The job board Indeed is one of the most well-known job boards for finding online applications. But there are things about it that should leave job seekers wanting to use other job boards. We explain the reasons to avoid Indeed and the reasons why you should use other job boards.
Indeed Should Be Avoided for 5 Simple Reasons
- Employers do not have to pay to use it. Anyone can post anything.
- Job seekers use the site for free, too. Anyone can apply to anything.
- Fake or expired job applications.
- Spam invites to apply for jobs that do not match resumes.
- Sponsored jobs that only appear higher in searches due to the amount paid by the employer.
Ultimately, as a job seeker, you are using a website with very low accountability, screening, or quality control. Since Indeed is absolutely free to post jobs, hiring managers often post 2, 3, even 5 of the same job while testing out different titles and job descriptions to entice the applicants. Even though this job site may have “more jobs posted than any other job board in the world”, the numbers do not make it easier to get hired. In fact, it makes it more difficult. You will spend countless hours applying to duplicate jobs only to become discouraged with your efforts.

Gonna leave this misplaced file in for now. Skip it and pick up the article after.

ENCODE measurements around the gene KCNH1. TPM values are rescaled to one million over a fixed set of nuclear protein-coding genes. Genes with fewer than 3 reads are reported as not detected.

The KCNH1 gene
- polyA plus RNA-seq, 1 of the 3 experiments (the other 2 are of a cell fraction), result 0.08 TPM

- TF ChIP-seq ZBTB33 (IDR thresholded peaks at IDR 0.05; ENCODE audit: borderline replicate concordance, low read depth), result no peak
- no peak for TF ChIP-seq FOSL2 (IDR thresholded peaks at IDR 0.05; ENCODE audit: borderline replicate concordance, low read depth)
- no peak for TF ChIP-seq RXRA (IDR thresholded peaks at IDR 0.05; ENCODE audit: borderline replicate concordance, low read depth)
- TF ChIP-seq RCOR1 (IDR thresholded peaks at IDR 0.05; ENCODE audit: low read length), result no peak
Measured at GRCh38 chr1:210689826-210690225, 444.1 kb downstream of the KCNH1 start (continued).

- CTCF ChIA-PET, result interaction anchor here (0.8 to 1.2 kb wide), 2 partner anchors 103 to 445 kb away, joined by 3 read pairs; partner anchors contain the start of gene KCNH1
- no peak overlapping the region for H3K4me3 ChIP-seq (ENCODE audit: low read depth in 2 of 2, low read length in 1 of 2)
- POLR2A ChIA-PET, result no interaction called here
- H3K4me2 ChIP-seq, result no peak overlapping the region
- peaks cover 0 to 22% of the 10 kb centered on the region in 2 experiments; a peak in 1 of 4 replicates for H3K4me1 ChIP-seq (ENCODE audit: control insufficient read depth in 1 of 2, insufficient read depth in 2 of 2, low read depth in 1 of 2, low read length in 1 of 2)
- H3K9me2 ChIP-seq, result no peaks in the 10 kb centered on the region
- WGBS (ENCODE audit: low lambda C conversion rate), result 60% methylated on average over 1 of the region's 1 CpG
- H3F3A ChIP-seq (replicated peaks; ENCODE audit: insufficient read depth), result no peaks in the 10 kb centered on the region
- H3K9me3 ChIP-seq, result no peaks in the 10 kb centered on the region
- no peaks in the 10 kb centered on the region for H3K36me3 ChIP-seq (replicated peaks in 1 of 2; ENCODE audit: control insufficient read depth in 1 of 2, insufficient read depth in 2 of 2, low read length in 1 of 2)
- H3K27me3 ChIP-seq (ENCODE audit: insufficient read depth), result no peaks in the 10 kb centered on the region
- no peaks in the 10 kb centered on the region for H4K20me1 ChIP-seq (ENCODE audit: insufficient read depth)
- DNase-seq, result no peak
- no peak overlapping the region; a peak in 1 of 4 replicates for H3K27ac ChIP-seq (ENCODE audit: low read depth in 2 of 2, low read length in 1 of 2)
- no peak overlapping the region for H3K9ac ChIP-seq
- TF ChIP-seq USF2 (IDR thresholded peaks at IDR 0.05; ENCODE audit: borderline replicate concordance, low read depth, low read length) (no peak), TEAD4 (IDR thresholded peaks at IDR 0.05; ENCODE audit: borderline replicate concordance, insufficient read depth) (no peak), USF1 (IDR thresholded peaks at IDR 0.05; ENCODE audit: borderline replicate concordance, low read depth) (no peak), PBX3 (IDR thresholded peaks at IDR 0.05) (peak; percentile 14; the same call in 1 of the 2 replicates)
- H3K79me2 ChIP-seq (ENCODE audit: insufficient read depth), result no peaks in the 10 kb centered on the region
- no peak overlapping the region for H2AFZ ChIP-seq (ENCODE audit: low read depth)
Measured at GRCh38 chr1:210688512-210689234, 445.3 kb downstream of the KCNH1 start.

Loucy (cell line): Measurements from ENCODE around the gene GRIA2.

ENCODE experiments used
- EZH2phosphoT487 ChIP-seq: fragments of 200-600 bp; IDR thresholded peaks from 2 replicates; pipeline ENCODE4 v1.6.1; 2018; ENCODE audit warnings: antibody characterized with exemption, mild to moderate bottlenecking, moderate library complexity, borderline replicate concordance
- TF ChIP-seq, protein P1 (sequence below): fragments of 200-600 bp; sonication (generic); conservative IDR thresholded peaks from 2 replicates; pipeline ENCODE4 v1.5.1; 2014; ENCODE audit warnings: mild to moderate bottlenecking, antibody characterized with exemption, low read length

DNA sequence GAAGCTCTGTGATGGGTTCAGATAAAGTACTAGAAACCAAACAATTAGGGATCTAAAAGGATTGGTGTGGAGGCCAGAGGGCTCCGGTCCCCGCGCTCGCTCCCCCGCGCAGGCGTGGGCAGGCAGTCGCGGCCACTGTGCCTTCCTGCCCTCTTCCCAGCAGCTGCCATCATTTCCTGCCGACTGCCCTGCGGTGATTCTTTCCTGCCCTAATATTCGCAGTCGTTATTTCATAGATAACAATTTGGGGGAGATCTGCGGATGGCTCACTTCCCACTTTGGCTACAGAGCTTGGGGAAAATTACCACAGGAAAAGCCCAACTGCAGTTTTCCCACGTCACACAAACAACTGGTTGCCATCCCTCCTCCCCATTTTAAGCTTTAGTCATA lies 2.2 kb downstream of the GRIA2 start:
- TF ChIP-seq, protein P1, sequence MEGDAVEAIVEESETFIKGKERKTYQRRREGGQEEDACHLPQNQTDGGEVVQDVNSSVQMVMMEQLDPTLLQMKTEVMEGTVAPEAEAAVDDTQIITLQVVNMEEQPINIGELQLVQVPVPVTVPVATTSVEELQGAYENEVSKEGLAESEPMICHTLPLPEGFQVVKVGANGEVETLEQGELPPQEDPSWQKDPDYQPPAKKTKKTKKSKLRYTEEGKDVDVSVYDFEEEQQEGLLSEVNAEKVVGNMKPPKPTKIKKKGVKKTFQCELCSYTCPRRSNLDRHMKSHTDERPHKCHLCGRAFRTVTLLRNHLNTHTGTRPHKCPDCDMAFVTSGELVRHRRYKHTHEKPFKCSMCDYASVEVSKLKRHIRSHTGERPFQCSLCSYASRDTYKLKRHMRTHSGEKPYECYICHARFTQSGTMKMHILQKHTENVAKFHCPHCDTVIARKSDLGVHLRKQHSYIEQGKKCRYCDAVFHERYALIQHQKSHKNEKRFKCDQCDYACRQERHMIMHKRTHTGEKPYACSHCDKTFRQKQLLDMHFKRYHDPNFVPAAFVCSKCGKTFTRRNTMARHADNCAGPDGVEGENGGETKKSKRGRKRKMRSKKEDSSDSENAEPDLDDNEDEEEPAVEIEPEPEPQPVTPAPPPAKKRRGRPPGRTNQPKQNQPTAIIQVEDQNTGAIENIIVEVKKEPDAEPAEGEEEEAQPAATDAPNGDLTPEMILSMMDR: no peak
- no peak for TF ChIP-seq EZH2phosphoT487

(Now that you are aware of its shortcomings and if you would still like to use Indeed for your job search, you can find information about doing so here: How To Find Indeed Jobs & Create An Indeed Resume.)
Use These Job Boards Instead
Why Are These Job Boards Better?
LinkedIn, Glassdoor, and ZipRecruiter all cost the employer money to post job opportunities. This cuts down on the amount of fake, expired, and duplicate job listings. “Fake” job listings come in forms of advertisements for other job listing sites or jobs posted simply to advertise a new startup.
Websites like the TheLadders cost money for both the job seeker and employer. If you are an executive or manager, TheLadders is a great website. You do not deal with hundreds of competing applications. You do not see entry-level, low paying work. The website cuts out the not-so-serious users by having them pay. And in the process, provides a higher quality service.
At the end of the day, it comes down to “quality assurance” caused by asking people to show how serious they are about their openings by asking them to pay. Some may not agree with that business model but in the end, it makes finding work much easier.